Malaysian Government formulates national cyber-crisis policy
By Digital News Asia November 28, 2013
- Outlines national strategy for ‘cyber crisis mitigation and response’ through public-private collaboration
- Defines the roles and responsibilities of all Critical National Information Infrastructure (CNII) agencies
THE Malaysian Government has launched a national policy document, National Security Council’s Directive No 24: Policy and Mechanism of the National Cyber Crisis Management, an executive directive that outlines the nation’s strategy for ‘cyber crisis mitigation and response’ through public and private collaboration and coordination.
The policy document was launched on Nov 27 by Deputy Prime Minister Muhyiddin Mohd Yassin at the closing ceremony of the annual National Cyber Crisis Exercise 2013 (X-MAYA 5), organised by the National Security Council (NSC) to address the issue issue of emerging cyber-threats which pose challenges to the economic wellbeing and security of the nation.
This annual event aims to test the effectiveness of the procedures that have been developed under the Malaysian National Cyber Crisis Management Plan and to assess the readiness and preparedness of critical national infrastructure agencies against cyber-attacks, the NSC said in a statement.
X-MAYA 5 2013 saw particpation from 98 public and private agencies across the 10 Critical National Information Infrastructures (CNIIs) – health, water, banking and finance, information and communications, energy, transport, defence and security, government, food and agriculture, and emergency services.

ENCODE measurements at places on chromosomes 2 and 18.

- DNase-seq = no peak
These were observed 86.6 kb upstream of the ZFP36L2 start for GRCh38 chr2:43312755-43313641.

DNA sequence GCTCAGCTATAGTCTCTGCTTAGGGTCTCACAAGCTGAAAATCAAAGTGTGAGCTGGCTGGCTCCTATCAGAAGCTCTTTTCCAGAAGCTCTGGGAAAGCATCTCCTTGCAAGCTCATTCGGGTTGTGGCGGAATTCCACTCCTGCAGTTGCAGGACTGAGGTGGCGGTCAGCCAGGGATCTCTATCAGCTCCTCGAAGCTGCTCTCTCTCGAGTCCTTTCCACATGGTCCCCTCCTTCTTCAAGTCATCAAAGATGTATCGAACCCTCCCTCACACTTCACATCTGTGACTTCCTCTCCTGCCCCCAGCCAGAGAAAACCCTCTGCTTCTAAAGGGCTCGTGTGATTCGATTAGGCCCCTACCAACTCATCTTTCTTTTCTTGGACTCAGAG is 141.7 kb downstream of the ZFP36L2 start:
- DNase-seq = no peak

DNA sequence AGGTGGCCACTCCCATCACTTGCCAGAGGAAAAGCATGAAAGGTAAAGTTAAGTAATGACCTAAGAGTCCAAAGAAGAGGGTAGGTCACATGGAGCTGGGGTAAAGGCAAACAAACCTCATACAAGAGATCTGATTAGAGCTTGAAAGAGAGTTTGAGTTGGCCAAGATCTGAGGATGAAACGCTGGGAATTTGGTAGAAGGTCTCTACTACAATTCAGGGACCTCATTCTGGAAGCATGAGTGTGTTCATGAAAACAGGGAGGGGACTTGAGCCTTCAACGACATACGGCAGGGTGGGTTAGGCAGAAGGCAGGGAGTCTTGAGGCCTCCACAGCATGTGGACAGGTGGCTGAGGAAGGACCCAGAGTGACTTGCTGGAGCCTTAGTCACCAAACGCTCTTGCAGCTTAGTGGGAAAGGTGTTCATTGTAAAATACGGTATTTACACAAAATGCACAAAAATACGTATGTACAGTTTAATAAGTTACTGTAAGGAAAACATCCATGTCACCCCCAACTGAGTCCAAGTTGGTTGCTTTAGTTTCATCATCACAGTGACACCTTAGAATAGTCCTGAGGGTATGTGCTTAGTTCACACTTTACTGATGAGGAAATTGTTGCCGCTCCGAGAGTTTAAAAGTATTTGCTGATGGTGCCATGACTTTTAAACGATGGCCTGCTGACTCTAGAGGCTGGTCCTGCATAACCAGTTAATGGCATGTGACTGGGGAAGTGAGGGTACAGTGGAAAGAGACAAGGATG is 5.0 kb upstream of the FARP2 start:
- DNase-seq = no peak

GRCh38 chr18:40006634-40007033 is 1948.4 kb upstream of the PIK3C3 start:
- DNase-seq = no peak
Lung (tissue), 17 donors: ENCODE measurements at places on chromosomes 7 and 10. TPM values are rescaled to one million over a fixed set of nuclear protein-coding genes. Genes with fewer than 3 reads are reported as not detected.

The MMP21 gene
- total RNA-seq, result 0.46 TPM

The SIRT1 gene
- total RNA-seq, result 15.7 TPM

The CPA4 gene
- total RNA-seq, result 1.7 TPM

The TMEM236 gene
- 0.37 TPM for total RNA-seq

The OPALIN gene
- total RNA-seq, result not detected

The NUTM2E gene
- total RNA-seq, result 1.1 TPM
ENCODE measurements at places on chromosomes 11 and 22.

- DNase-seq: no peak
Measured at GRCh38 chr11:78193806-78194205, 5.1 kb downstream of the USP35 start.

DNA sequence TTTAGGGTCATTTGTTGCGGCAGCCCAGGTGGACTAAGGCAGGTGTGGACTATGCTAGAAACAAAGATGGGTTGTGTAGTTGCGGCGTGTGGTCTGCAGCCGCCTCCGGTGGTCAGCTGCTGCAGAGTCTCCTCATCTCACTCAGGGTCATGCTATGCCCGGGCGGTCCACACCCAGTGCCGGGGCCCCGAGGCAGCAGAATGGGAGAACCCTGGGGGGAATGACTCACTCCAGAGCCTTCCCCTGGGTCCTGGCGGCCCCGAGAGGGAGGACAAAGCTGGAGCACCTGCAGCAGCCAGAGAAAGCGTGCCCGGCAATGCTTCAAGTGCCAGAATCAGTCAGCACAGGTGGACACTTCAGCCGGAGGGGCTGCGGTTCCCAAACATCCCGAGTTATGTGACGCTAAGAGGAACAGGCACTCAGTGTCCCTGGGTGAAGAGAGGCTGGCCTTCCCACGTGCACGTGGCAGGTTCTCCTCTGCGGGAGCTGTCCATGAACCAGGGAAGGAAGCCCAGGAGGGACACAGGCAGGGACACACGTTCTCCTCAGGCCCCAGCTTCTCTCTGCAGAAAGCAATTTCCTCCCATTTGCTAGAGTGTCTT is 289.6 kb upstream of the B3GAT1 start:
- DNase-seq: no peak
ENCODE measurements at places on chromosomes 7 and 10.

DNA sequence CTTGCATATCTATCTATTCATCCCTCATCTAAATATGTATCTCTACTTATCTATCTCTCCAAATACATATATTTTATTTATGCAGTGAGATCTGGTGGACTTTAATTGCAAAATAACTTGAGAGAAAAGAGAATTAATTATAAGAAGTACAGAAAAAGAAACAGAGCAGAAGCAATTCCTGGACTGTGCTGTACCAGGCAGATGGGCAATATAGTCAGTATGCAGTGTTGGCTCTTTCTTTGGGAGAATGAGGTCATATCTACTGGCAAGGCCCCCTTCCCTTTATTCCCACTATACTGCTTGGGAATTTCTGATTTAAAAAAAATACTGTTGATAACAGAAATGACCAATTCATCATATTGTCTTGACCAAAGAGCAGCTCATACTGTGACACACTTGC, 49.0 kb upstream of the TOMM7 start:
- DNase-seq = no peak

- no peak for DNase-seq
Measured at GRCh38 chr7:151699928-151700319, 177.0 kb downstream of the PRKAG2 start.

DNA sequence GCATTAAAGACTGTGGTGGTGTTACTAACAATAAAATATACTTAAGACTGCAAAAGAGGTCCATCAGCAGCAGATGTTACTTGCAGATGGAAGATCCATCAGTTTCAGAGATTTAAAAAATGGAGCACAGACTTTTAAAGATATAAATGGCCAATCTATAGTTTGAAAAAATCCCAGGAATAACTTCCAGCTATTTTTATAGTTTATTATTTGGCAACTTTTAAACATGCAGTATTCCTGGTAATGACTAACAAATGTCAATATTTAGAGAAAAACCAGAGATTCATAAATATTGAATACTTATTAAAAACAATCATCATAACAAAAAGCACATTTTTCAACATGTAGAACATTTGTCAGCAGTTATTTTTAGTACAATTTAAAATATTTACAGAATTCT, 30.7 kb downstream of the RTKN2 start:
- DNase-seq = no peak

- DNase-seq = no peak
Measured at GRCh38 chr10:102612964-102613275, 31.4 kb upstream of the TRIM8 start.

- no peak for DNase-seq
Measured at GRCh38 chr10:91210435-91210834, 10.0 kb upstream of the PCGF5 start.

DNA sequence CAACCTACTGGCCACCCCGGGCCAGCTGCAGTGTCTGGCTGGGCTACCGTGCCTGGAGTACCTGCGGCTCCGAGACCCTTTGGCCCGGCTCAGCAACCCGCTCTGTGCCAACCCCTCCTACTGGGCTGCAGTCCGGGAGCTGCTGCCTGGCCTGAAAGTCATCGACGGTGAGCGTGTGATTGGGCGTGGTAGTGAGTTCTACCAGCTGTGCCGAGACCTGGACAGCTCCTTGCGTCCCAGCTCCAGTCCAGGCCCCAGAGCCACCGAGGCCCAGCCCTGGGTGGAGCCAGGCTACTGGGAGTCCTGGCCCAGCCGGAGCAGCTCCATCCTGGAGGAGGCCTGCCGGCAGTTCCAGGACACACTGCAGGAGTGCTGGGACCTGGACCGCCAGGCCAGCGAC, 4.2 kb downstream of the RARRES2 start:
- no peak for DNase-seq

The exercise provides a thorough evaluation of Malaysia’s CNII agencies to strengthen the national emergency response by ensuring that proper procedures and mechanisms are in place for effective monitoring of the CNII, incident reporting and response, communications dissemination and business continuity management, the NSC said.
The National Security Council’s Directive No 24 defines the roles and responsibilities of all CNII agencies, it added.
There are six main principles under this directive: A national cyber crisis management structure; national cyber-threat levels; Computer Emergency Response Team (CERT); cyber security protection mechanisms; response, communication and coordination procedures; and a readiness programme.
CyberSecurity Malaysia provided technical support and infrastructure for X-MAYA 5. “We leveraged our experience in organising ‘cyber drills’ for the Organisation of Islamic Cooperation - Computer Emergency Response Team (OIC-CERT) and the Asia Pacific Computer Emergency Response Team (APCERT), as well as in dealing with cyber-security incidents through our Cyber999 Help Centre and Malware Research Centre," said Dr Amirudin Abdul Wahab (pic), CyberSecurity Malaysia chief executive officer.
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